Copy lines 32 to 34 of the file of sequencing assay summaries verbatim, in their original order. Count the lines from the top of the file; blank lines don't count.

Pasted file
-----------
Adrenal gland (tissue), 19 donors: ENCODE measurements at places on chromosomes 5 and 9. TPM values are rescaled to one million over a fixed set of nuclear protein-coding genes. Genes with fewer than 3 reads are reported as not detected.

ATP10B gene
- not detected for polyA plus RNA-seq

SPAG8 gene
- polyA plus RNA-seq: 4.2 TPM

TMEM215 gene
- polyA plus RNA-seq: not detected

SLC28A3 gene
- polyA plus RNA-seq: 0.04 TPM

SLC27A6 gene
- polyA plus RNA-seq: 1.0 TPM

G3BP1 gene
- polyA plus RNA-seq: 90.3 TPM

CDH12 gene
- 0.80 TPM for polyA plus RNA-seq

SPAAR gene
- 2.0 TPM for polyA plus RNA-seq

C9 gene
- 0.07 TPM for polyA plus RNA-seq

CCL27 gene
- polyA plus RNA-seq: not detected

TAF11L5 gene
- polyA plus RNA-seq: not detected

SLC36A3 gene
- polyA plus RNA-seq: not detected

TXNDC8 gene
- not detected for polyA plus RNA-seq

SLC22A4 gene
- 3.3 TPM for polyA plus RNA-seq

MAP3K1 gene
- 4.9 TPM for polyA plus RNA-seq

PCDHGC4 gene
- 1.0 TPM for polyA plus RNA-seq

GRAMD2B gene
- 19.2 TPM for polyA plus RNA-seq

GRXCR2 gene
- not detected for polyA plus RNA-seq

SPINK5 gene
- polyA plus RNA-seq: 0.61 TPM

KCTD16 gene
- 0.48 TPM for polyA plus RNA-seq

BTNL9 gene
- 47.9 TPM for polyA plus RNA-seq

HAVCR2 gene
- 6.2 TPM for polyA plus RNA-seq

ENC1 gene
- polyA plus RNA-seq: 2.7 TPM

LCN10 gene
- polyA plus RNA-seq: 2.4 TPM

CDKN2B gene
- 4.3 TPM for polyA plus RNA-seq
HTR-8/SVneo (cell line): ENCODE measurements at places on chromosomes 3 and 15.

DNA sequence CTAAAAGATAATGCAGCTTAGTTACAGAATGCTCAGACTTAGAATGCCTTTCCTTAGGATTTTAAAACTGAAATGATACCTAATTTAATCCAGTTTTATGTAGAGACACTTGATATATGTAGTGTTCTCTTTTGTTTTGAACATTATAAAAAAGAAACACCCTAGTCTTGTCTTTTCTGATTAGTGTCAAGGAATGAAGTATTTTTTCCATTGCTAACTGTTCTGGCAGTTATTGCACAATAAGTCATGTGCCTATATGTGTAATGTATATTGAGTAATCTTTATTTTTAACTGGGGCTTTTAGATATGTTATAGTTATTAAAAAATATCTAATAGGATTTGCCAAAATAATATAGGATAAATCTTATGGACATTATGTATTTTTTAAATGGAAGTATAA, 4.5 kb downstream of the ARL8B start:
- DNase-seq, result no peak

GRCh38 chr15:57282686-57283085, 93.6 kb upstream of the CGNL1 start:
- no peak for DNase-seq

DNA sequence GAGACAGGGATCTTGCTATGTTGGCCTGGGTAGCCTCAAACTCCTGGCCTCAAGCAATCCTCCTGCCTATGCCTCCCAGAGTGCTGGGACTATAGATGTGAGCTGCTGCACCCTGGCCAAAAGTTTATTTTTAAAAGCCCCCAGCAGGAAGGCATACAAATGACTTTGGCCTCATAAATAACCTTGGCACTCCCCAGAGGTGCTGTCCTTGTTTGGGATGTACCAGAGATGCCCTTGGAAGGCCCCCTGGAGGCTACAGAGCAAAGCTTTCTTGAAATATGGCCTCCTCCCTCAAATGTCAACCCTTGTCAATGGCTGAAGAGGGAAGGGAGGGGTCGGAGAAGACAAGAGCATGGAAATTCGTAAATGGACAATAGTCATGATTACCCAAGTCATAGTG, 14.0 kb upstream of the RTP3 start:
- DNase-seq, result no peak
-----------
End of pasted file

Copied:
PCDHGC4 gene
- 1.0 TPM for polyA plus RNA-seq

GRAMD2B gene